Between 2009 and the first quarter of this year, Synovus has decreased the number of loans for residential properties by 24% and commercial real estate by 17%, increasing the number of income producing properties in the bank’s portfolio.
Still, stock prices tumbled for Georgia banks beginning in mid-March and first quarter results were already dampened by the pandemic.
“Our January and February, like a lot of people, were really strong. And then we, of course, ran into all the challenges that we’re all experiencing because of COVID-19,” Truist chairman and CEO Kelly King said on an April 20 earnings call.
Banks are preparing for sharp contraction in gross domestic product and high unemployment rates, setting aside funds to cover loans that clients are unable to repay.
Truist just reserved $893 million for expected future losses, up from $155 million for the last quarter of 2019.
“Our asset quality … is actually very good right now, but we know that’s the calm before the storm,” King said on April 20.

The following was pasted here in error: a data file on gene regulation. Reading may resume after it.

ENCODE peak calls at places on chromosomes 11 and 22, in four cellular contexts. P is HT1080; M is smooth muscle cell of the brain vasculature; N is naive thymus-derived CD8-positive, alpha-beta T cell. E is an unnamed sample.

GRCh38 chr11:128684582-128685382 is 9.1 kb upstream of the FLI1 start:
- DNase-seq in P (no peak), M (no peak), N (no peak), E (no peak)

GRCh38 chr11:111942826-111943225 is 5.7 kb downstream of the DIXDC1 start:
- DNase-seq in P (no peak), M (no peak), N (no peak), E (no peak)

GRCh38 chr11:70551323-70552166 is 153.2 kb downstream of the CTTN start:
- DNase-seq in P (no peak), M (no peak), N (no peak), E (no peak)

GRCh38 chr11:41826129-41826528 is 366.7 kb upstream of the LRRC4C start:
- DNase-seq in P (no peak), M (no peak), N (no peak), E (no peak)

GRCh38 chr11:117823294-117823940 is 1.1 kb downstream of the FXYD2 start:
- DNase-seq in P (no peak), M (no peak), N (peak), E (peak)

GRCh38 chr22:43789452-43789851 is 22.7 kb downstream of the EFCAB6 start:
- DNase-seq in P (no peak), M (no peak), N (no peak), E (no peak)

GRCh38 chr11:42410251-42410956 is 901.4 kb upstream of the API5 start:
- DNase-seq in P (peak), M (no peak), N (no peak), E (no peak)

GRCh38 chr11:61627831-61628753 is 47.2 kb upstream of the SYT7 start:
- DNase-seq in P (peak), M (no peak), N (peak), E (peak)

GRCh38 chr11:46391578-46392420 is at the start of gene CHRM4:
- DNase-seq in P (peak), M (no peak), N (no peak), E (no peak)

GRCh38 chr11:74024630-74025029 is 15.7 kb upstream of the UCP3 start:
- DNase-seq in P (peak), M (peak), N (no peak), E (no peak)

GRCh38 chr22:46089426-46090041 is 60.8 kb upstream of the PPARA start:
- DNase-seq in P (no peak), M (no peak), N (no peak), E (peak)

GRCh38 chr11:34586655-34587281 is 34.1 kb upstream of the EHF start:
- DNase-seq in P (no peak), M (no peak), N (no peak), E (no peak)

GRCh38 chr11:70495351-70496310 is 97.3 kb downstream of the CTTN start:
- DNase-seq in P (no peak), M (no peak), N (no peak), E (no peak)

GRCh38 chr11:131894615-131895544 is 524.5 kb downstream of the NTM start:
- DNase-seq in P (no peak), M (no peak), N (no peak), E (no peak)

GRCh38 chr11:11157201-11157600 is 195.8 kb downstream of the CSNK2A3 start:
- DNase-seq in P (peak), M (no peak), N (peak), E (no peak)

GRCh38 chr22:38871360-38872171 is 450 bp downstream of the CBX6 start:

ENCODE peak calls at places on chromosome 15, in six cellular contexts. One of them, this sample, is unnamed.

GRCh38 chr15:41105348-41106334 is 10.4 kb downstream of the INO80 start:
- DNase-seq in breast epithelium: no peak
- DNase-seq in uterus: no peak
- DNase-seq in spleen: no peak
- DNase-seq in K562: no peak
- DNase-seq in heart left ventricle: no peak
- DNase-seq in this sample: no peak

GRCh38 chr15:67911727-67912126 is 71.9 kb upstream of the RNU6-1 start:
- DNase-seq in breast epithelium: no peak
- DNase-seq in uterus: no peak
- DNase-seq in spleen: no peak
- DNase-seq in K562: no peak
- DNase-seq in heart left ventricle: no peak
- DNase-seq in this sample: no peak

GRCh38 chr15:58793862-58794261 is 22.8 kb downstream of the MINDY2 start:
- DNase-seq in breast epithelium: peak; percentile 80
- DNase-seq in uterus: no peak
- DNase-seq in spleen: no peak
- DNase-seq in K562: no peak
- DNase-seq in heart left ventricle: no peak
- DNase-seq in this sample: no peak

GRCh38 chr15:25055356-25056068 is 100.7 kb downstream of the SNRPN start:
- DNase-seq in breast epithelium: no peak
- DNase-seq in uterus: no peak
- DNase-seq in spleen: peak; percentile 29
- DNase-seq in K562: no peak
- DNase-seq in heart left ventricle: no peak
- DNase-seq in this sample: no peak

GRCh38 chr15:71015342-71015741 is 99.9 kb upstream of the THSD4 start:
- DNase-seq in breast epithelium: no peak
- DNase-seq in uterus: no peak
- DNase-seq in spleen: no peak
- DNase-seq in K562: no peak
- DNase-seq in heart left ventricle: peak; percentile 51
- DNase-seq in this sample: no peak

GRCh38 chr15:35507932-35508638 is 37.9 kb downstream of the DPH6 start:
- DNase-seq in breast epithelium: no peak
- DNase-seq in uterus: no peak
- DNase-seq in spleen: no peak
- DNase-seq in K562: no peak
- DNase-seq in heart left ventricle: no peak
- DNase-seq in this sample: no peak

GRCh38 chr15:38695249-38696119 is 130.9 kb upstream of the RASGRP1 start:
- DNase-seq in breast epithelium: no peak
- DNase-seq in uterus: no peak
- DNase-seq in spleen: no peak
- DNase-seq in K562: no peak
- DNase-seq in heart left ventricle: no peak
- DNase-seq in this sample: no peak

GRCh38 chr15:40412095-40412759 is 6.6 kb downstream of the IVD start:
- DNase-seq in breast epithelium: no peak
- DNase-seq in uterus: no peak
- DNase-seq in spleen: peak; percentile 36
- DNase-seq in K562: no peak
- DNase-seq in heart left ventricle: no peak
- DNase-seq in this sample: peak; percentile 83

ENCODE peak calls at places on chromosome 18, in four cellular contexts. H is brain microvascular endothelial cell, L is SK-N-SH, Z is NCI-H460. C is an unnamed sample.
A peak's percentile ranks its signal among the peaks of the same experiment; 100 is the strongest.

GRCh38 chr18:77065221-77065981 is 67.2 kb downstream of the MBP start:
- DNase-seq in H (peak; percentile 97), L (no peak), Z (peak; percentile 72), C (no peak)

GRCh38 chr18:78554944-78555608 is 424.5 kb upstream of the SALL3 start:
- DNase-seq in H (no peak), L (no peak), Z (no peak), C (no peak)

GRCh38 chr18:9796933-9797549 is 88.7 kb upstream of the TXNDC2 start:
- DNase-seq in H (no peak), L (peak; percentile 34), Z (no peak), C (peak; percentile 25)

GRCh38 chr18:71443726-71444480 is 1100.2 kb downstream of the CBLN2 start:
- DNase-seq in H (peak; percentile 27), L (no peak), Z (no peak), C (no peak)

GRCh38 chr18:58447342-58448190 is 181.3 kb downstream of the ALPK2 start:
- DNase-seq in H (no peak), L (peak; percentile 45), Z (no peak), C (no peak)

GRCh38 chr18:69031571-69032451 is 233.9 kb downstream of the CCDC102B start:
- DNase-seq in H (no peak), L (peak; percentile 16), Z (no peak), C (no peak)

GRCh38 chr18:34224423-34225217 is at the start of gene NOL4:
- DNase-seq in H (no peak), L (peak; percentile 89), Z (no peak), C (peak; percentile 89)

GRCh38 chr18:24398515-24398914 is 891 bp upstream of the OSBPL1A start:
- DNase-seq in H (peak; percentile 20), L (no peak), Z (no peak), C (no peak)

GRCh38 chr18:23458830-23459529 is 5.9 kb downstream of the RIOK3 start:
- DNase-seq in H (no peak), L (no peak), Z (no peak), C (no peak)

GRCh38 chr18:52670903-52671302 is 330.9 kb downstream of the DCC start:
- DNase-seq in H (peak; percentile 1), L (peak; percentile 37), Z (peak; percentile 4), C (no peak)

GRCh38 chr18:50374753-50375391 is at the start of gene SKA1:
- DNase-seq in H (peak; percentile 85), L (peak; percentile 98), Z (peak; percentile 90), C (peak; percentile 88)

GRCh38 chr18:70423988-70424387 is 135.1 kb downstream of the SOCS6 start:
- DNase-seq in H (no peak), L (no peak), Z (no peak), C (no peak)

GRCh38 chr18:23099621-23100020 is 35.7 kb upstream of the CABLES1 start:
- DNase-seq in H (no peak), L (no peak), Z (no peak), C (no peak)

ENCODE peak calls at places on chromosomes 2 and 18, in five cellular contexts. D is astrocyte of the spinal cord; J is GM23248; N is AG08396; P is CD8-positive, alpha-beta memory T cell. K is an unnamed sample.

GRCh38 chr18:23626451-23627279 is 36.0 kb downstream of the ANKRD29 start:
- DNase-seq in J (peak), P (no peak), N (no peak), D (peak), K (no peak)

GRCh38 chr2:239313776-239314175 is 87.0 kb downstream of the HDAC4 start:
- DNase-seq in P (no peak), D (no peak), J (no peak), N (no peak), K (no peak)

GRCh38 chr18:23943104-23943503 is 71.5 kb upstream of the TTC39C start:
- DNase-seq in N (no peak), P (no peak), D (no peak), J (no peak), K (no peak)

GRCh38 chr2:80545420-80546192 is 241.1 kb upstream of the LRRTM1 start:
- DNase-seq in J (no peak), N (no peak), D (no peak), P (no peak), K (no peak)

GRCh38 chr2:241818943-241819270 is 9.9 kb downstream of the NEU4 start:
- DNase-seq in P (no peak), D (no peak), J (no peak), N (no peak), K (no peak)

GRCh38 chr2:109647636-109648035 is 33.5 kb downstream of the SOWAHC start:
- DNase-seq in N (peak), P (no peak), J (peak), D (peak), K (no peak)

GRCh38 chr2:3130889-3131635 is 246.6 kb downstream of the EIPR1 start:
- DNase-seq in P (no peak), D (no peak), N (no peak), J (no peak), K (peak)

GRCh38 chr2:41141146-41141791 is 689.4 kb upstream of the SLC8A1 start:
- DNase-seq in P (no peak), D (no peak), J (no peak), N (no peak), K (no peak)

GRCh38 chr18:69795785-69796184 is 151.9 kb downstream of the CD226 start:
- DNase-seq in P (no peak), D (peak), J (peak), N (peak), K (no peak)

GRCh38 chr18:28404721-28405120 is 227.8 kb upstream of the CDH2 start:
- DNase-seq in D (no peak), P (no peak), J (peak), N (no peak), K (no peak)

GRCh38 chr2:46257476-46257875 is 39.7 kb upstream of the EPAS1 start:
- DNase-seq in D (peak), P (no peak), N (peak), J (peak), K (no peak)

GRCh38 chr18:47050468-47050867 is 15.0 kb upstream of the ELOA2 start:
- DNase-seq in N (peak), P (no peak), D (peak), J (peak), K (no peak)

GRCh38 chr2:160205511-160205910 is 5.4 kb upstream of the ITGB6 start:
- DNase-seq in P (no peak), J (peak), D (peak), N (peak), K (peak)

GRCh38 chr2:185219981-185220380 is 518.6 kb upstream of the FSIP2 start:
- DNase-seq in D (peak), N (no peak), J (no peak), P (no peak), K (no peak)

About 330,000 consumer clients and 15,000 commercial customers have requested loan deferments in recent weeks, amounting to about 6% of the bank’s total outstanding loans, according to analysis by Janney.
For institutions such as Atlantic Capital Bank and South State, deferred loans account for more than 20% of their totals.
As of March 31, Atlantic Capital had increased the bank’s allowance for credit losses to $27.7 million, compared to $19.4 million at the end of last year. South State set aside $157 million to cover loan losses, an increase of 37% over their allowance at the beginning of 2020.
Credit loss ratios — the potential loan losses compared to the total value of loans — have increased to nearly 1.4% for some banks. Marinac says that while it’s difficult to compare these ratios due to changes in accounting practices, they have been as low as 0.7% in the past, but have typically hovered around 1.25%.
“During a recession that 1.25% reserve goes up anyways,” he said. “You have to fight the fire and so you need more powder in your extinguisher can.”
We could see ratios go up to 1.6% or 2% over the next few quarters, he said.